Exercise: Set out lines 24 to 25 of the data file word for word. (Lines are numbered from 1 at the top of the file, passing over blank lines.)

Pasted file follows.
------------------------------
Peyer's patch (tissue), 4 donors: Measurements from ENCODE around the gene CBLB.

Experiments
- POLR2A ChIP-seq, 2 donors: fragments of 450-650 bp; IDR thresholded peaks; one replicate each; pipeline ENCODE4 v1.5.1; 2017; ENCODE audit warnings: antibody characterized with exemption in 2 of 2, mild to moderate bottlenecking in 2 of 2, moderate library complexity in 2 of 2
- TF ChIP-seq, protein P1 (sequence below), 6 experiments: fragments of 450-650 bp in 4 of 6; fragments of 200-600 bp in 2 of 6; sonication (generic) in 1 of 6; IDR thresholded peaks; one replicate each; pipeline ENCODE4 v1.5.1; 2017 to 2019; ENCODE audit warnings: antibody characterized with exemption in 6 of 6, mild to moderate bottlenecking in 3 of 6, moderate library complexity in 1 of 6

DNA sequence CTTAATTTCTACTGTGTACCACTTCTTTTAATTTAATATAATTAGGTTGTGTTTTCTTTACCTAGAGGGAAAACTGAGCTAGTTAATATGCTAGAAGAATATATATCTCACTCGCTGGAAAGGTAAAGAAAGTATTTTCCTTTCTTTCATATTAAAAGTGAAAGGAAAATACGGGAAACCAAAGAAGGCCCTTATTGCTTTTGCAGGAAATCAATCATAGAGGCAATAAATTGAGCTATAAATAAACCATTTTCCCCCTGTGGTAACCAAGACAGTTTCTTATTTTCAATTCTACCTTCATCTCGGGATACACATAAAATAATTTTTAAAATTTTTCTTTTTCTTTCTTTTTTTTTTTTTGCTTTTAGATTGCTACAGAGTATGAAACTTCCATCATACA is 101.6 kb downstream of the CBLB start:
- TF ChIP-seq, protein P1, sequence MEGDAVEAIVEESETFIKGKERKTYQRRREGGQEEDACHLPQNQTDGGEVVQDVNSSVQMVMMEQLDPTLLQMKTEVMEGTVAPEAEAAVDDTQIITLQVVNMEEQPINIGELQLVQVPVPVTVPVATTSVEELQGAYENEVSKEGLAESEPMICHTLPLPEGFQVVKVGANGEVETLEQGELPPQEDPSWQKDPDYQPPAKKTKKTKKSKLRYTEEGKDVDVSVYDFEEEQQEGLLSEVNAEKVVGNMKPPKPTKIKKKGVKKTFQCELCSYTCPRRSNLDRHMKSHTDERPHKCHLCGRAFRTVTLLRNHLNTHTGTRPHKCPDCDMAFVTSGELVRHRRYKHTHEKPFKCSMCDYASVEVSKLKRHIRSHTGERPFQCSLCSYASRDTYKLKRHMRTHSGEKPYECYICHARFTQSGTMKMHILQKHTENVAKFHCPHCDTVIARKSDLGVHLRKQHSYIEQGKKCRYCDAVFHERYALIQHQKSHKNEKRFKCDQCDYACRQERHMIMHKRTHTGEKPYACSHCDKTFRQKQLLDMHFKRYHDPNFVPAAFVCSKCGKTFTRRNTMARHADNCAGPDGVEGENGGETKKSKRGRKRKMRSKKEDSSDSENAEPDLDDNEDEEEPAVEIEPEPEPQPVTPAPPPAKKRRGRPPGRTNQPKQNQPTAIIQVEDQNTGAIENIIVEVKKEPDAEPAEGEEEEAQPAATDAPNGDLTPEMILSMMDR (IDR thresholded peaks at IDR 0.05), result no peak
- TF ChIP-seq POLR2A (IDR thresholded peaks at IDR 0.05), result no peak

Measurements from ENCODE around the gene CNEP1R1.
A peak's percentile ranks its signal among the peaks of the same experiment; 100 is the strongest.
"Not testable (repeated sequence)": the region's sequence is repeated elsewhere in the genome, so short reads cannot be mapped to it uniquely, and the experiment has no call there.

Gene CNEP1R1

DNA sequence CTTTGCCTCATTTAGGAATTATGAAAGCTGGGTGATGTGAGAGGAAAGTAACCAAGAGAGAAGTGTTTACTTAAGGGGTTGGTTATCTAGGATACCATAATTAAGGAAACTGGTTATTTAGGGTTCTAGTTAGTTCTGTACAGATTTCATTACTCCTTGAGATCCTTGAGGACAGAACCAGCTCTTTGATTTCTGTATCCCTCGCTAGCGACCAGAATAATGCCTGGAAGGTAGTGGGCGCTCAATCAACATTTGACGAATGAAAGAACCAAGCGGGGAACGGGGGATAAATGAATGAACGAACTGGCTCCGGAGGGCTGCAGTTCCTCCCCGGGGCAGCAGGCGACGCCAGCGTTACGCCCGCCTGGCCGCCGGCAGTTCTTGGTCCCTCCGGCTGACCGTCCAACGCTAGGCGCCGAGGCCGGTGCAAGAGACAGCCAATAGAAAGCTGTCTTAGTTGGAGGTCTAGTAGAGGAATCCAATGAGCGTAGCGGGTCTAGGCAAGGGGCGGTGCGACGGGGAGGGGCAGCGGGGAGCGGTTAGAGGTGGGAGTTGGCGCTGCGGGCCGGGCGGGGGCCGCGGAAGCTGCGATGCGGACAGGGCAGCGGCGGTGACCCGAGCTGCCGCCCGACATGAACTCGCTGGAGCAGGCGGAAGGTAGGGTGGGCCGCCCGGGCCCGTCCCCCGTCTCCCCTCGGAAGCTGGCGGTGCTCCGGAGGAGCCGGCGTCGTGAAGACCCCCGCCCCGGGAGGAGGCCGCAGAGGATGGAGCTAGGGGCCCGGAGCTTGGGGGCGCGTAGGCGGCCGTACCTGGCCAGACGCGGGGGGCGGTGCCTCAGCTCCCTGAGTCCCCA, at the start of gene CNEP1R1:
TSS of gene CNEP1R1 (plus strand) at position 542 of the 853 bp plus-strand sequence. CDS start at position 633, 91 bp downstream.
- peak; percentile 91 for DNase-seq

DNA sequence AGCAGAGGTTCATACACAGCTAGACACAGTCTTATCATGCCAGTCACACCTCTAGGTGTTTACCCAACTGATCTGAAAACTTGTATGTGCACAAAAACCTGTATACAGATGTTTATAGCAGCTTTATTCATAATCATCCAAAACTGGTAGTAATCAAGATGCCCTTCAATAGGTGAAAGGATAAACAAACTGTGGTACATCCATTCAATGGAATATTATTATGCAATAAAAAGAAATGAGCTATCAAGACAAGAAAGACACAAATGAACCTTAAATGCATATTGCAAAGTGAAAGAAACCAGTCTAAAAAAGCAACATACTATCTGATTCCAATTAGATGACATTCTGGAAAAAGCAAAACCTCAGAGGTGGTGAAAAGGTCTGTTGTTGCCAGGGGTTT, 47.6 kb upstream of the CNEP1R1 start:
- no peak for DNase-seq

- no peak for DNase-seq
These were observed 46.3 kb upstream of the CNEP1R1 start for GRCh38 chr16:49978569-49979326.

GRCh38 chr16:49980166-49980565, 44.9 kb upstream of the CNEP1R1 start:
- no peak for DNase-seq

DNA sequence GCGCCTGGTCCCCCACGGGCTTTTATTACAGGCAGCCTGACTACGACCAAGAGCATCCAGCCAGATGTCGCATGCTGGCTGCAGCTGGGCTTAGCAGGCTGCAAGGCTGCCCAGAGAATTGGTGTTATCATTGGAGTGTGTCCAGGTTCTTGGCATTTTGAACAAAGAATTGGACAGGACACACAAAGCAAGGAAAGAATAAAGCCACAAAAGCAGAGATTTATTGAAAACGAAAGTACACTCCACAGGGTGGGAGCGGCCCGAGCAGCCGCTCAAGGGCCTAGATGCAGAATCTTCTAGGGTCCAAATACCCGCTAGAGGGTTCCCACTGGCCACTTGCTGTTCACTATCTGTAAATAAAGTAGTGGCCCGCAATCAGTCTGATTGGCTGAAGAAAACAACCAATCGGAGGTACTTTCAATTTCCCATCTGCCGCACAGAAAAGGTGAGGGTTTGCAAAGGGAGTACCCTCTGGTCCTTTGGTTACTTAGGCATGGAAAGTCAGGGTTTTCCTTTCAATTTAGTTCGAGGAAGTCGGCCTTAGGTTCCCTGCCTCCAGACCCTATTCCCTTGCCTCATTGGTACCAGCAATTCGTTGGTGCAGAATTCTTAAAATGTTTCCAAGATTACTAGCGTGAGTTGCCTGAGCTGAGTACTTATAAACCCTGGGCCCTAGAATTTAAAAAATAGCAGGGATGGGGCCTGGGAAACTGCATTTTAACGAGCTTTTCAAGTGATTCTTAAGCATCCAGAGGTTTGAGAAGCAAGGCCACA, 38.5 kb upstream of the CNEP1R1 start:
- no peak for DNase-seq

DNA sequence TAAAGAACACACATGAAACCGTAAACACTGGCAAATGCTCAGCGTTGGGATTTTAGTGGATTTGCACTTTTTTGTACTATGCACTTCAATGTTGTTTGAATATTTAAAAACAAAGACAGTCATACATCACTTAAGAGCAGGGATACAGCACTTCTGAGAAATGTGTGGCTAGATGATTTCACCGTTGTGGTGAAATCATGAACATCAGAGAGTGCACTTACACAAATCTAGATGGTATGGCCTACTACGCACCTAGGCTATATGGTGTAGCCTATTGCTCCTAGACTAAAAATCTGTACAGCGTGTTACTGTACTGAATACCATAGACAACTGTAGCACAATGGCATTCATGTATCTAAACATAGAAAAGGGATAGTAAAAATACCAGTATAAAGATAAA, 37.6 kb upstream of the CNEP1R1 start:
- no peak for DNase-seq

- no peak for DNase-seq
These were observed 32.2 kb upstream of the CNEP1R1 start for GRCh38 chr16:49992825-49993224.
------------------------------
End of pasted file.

- no peak for DNase-seq

- no peak for DNase-seq